“Robots can’t experience emotion and being in the moment, whereas humans can, and that is the beauty that separates us.” – Serge Pizzorno, Kasabian, robotics engineer.
Not just a band Mark Corrigan cannot remember the name of but a band still making music. When a band cites both Oasis and Coldplay as their influences, a plain toast concoction which would make the wheat-intolerant weep, it is always a dangerous time to dive into the deep end of their new sound. Luckily their new song Algorithms was not coughed up by Apple Music intervening on an LCD Soundsystem binge. It is an active choice to listen to a track which sees itself as tongue in cheek and taking on the big streaming behemoths but is playing right into their hand with noise which sounds closer to procedural generation than heartfelt and trusting.
From its first bars, which rip generic Tinder biographies of wanting a “good time, not a long time,” Kasabian settle into an utterly contemptible style which takes mid-tempo music to its extreme. Their influences can be heard in the makeshift Stone Island trio of acoustic guitar, empty lyrics and “oh, oh, oh” chanting. Stadium-ready fodder. Pining for the weirdos to heroes audience with algorithmic lyrics of empty and shoddy form, Algorithms goes through the motions of upbeat British pop into tender, piano-clad pain which takes on the role of reflective of the everyday. Painful to listen to because of how little is in there, under the bonnet runs a hamster on a wheel rather than the mighty engine Kasabian believe they are in possession of. Impossible to take it seriously when its opening and closing bars are quotes stripped directly from the wall of a young “live, laugh, love” order-following couple.
That is the least of Kasabian’s worries for Algorithms though. Their latest track certainly feels like a procedure. Lobotomy? Hip replacement? Punch the numbers, pair the words to their counterpoint and there you have it, a structure which enlists simple rhymes and chord changes to benefit the algorithm. Music made for computer processing. Shifty and clueless lyrics of being stuck like glue, of holding back a flood hitting a lover, it all settles in with the same autogenerated broadness which comes from the uninspired. Remember the days this, never let you down that. You’ve heard it before. It’s nothing special, but it’s a living for Kasabian who make this music over and over. Just here it feels heartless even by their standard. Pizzorno commenting on the emotional emptiness of robots is a tad ironic when his track has the cold, metal shell expected of Kasabian.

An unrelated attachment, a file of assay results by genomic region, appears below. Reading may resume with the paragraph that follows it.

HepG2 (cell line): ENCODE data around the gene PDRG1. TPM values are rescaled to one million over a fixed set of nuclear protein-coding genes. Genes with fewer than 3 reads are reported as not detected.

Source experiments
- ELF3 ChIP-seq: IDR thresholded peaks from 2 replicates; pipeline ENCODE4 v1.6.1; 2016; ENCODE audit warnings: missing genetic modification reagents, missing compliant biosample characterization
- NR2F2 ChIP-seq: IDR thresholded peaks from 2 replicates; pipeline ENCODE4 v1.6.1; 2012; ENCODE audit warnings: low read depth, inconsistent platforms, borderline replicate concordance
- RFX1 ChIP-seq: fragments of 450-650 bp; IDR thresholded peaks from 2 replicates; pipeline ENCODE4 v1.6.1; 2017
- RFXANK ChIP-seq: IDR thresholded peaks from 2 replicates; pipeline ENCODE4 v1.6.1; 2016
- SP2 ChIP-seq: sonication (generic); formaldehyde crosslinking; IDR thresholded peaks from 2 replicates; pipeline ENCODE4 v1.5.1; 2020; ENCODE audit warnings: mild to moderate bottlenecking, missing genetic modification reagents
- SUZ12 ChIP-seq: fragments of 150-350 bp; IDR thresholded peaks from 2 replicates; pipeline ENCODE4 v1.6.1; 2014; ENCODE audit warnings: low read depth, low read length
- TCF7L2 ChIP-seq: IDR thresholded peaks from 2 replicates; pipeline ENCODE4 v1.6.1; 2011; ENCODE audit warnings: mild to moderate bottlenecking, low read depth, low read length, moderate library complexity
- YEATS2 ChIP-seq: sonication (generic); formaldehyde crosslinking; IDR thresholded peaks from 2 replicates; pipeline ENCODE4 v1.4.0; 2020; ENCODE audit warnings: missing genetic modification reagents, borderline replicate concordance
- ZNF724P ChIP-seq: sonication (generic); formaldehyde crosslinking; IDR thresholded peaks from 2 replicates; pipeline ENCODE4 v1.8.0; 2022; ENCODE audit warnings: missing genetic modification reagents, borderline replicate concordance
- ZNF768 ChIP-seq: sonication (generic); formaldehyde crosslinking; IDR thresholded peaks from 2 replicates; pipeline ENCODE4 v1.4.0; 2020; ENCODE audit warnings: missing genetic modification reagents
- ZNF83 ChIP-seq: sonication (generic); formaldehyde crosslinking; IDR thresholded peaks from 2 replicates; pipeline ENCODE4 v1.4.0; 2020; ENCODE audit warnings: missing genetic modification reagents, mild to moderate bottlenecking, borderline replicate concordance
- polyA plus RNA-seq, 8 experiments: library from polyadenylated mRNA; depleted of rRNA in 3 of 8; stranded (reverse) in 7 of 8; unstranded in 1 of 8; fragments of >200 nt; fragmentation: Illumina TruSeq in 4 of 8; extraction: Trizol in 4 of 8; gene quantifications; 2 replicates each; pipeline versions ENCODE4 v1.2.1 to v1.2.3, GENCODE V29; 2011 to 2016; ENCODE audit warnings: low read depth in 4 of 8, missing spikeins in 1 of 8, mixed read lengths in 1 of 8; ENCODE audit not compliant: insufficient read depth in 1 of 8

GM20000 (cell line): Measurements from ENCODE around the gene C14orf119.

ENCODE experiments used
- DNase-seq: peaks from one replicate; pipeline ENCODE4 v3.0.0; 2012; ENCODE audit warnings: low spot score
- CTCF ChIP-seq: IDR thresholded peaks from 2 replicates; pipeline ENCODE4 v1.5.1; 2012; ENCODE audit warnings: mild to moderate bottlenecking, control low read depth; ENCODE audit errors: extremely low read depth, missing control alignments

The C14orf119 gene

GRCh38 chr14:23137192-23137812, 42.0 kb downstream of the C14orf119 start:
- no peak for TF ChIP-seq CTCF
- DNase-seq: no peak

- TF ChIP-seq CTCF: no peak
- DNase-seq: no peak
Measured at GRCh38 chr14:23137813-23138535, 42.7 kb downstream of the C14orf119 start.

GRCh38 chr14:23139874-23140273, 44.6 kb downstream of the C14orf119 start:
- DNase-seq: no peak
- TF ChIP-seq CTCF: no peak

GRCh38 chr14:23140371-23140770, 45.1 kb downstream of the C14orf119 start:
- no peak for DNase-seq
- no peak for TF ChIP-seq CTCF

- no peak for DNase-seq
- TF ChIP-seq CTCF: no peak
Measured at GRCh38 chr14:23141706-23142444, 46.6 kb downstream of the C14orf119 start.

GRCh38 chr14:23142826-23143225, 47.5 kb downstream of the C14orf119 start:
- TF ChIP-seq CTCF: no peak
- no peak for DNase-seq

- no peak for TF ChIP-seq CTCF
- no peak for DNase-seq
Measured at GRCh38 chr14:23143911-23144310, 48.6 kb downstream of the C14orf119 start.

Uplifting standards drop significantly as people find themselves moved by the empty, recyclable materials found on this Kasabian single. Where in here do people see themselves? It is too broad to include the masses, even they must want particulars. Being labelled weirdos who are chancing it with a heroic turn does not match up with the crowd Kasabian truly has. Eating plain toast is a good way to steady your stomach after a bout of food poisoning but after a while, it does get repetitive. Deep down there must be some meaning, buried below the dreck of indifference and offensively unspecific love song found throughout Algorithms. Make no mistake, this is a song tailor-made to the safest of modern indie playlists. It’ll slot in nicely next to your Reytons and Sleaford Mods singles. Elderly blokes playing dress-up with a past they were late enough to miss out on but early enough to be influenced by. A music culture ripe for nostalgia pillaging, without the hearts and minds to succeed with much more than caricature prodding and dribbling, empty messages.